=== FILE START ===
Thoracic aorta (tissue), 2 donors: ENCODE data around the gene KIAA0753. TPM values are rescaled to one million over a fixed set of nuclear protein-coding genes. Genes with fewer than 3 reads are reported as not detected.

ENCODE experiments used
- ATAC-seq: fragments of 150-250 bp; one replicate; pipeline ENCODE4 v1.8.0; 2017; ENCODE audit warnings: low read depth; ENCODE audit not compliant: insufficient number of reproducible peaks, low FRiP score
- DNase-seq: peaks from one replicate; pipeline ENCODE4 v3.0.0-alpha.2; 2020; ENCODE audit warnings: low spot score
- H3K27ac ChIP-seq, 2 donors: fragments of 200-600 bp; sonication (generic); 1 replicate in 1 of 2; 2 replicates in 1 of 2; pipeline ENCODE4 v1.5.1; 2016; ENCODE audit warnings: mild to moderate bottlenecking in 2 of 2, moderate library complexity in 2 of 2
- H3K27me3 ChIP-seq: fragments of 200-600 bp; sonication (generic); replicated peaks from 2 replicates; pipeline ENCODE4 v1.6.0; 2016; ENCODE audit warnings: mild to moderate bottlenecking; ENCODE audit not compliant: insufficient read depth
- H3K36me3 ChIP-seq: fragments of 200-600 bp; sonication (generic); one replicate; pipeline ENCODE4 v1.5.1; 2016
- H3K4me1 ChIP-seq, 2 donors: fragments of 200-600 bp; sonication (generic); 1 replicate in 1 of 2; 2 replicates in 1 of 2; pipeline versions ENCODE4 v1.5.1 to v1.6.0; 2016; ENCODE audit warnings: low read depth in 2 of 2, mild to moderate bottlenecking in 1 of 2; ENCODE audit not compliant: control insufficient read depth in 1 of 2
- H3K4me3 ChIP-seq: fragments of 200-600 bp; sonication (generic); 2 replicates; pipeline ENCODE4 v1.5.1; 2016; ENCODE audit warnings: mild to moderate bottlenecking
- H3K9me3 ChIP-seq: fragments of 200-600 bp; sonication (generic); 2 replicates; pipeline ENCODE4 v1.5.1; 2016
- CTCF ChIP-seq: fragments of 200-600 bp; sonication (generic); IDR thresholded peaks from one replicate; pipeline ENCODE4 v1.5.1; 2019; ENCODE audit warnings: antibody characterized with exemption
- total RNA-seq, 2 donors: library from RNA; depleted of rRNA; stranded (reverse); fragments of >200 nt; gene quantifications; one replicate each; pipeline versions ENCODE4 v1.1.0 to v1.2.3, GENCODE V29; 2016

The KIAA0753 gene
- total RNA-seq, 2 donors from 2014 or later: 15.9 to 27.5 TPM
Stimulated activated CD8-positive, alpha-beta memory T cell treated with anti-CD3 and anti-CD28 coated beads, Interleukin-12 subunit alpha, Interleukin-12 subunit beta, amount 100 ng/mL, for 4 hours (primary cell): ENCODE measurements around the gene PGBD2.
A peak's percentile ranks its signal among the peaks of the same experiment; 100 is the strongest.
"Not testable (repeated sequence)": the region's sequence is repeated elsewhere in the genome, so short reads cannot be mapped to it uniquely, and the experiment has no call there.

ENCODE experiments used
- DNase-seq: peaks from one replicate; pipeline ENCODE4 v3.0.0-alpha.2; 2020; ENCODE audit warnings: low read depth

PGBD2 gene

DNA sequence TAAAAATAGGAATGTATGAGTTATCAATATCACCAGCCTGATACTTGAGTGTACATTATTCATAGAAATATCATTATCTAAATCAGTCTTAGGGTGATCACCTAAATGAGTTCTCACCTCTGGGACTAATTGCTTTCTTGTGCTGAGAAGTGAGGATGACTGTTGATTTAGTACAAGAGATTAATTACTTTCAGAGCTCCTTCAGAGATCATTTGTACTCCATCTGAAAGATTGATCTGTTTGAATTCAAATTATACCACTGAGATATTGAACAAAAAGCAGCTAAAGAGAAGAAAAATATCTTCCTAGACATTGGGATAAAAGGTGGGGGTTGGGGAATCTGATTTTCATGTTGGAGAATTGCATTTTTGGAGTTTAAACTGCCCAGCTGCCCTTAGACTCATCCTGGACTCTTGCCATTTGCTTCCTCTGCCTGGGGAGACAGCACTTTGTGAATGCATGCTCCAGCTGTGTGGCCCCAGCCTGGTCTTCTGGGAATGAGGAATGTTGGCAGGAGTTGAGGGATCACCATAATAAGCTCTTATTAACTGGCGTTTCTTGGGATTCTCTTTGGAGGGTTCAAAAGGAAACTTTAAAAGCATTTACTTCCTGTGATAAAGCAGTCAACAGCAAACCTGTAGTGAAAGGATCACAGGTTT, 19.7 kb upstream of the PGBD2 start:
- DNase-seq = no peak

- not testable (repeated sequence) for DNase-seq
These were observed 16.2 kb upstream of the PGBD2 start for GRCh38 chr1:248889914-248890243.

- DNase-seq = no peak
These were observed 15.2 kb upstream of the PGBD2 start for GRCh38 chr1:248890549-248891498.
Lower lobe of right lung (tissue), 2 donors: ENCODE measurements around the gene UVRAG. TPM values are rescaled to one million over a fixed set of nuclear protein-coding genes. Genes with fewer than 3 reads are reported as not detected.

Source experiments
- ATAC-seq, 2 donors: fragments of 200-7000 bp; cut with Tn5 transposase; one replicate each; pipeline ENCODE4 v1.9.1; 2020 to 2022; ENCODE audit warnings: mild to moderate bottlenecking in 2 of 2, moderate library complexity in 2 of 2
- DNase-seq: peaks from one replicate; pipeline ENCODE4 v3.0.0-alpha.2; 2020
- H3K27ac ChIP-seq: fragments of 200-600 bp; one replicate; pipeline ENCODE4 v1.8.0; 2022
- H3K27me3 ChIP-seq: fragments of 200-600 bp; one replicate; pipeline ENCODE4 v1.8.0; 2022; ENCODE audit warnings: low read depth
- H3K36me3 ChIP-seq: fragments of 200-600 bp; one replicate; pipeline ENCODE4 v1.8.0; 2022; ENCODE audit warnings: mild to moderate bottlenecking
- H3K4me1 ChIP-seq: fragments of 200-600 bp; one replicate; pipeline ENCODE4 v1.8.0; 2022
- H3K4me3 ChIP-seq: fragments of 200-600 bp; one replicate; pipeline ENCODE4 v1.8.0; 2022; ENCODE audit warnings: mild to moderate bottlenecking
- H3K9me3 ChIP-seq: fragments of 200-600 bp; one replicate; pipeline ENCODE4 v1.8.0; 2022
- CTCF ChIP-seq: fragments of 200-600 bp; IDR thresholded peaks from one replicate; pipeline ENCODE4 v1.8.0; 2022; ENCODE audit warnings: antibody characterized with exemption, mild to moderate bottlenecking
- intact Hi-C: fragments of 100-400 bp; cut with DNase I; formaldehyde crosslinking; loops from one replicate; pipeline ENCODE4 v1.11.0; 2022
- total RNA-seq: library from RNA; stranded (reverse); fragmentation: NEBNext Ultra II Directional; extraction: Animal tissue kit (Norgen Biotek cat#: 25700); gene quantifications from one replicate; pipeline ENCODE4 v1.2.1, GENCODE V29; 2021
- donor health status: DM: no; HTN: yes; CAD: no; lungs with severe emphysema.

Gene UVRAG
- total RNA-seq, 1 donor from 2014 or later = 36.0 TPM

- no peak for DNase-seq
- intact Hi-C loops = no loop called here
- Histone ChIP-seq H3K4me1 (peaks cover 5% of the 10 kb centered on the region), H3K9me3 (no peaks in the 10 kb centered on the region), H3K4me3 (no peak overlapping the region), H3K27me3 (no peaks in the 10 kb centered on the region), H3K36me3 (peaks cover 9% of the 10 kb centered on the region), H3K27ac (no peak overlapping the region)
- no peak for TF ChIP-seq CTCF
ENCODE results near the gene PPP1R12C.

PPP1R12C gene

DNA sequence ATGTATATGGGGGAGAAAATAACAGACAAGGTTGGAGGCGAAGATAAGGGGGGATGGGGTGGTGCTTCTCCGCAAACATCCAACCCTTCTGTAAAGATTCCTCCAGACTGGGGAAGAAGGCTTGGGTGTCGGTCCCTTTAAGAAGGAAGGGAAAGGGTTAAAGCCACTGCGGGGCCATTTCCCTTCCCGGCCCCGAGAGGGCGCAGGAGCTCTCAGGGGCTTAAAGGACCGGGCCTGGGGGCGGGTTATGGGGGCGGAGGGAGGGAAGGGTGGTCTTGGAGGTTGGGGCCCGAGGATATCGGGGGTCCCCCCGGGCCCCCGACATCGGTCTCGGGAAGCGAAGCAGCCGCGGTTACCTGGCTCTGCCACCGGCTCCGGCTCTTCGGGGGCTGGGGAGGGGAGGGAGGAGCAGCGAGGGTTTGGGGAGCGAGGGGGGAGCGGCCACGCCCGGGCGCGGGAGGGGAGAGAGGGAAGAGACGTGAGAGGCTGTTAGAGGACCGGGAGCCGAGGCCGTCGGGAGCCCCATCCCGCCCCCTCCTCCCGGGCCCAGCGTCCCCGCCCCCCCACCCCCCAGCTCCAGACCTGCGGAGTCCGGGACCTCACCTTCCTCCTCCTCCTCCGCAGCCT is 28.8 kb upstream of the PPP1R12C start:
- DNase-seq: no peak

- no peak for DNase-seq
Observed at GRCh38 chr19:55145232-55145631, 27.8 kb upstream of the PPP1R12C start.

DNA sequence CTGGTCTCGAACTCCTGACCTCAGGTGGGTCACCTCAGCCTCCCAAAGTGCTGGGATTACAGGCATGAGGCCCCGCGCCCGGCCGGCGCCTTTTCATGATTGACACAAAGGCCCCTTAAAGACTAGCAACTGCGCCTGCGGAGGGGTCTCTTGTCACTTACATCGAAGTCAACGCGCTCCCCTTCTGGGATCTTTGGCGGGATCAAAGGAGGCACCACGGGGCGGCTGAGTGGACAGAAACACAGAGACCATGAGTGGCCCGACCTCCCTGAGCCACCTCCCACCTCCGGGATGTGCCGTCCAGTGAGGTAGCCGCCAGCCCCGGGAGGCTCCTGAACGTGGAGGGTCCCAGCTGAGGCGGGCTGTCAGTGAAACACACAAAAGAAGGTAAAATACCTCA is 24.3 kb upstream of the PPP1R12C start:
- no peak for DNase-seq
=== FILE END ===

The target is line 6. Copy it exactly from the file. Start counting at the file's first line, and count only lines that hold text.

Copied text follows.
- H3K27me3 ChIP-seq: fragments of 200-600 bp; sonication (generic); replicated peaks from 2 replicates; pipeline ENCODE4 v1.6.0; 2016; ENCODE audit warnings: mild to moderate bottlenecking; ENCODE audit not compliant: insufficient read depth